Longtime pal Rudy Mancuso will open for the pop star during his two spring stops in São Paulo, PEOPLE can exclusively announce.
Mancuso, 24, rose to viral fame online, garnering millions of followers on Vine, then YouTube with his Awkward Puppets series and musical-comedy sketches — and in the past six months, he’s accumulated more than 100 million views and 1.4 million followers.
The digital star, who’s working on producing his first network TV show, met Bieber, 22, a few years ago through a mutual friend: Mancuso’s manager John Shahidi of Shots Studios, which Bieber also happens to be a partner in.
“We just became good friends, and kind of organically, our brains meshed because we’re both creative, and I was fond of his skill and he of mine, and we just almost accidentally created this friendship and partnership,” says Mancuso of Bieber, who’s joined the rising star in both his Awkward Puppets series, as well as in a jam session that went viral.
“Justin was one of the first guests that we had as a cameo in it. So it kind of bounced around, from jamming in my apartment and my friend accidentally pressing record on his camera and putting it on YouTube, to creating content all over the Internet,” adds New Jersey native Mancuso.
“My friendship with Justin, I’ve treated it as any other close friendship I have,” says Mancuso, who’s pursuing music in addition to his endeavors online and in television. “To be quite honest, I don’t have a lot of close friends, and I actually would consider Justin to be one of those friends, and it’s only because pretty much after the first time we hung out a couple years ago, he wasn’t anything more than ‘that cool kid Justin with a good heart.’ That was it; it was just easy. It’s like hanging out with a buddy. He’s just a good, talented friend.”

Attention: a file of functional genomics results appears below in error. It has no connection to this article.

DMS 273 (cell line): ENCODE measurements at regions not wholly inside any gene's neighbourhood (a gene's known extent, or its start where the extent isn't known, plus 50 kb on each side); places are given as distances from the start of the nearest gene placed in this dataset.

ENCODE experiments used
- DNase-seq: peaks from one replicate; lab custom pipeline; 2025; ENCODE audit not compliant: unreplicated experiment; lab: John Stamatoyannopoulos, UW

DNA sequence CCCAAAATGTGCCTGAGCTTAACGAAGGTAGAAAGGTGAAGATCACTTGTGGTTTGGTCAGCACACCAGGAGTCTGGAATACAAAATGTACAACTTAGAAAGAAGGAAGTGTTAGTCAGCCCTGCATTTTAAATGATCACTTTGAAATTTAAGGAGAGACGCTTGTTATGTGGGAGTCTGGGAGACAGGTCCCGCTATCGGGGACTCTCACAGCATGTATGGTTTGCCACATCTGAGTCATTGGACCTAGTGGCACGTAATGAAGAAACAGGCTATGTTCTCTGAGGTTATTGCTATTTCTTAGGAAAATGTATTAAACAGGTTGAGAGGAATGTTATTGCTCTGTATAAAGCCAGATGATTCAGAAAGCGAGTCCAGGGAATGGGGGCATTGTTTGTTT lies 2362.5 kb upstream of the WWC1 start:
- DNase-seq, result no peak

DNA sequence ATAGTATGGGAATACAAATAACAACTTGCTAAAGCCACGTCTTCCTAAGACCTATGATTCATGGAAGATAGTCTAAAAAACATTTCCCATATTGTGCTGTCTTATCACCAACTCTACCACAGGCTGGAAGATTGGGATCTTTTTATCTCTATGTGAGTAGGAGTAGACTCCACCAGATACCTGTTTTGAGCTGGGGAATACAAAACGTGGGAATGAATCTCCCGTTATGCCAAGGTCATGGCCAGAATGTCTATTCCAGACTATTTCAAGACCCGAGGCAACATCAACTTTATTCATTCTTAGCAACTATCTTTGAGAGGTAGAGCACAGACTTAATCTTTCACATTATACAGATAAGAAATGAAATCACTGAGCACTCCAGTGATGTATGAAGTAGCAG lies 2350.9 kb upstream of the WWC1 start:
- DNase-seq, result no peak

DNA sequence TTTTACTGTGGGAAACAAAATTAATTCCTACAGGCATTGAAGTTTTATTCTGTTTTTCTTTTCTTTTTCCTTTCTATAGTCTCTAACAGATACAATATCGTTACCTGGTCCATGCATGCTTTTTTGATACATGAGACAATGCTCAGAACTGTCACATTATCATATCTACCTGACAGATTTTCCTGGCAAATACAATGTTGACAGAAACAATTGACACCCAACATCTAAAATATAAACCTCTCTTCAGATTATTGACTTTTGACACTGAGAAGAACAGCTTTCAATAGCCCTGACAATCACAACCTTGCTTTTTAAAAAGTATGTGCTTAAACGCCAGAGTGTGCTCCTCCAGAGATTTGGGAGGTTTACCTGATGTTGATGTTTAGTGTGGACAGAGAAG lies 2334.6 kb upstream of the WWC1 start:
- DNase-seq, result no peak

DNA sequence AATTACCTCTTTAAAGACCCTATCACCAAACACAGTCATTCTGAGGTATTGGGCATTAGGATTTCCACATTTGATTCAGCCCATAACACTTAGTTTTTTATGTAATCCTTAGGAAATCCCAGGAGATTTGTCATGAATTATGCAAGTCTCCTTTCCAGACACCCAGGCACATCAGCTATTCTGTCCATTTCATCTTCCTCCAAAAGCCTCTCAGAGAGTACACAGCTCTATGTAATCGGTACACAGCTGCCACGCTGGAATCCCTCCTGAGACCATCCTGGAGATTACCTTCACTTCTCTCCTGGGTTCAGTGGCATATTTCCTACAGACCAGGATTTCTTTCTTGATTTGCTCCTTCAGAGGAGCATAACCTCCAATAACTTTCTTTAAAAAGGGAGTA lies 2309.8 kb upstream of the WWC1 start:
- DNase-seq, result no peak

So how will Mancuso put his own talents to use on the same stage Bieber will take?
“It’s gonna be a little bit of a surprise. I’m gonna try to do something new, but I can tell you that’s it’s gonna be very different, and it’s not gonna be your average opening act,” he says of the April 1 and April 2 shows he will play with the “Sorry” singer. “I’m not saying it’s comedy or music or both — but it’s definitely a one-man show, and I’m attempting something I’ve never done before.”
As a Brazilian-American, Mancuso — who commemorates his Brazilian and Italian roots in a colorful forearm tattoo — adds that his cultural ties to the country will inform his act.
“My mother was born and raised in Rio, and I spent a lot of the early years of my life in Rio De Janeiro, Brazil, and I consider myself just as much Brazilian as — if not more, than — American because that culture was such a huge part of my life growing up,” he says. “My first language was Portuguese, and everything from Brazilian food, music, people — the culture as a whole is such a huge part of my life; it’s in my blood. So how do I touch base with those people? I can’t think of a better, more extreme way than to be onstage in a room with a lot of them!”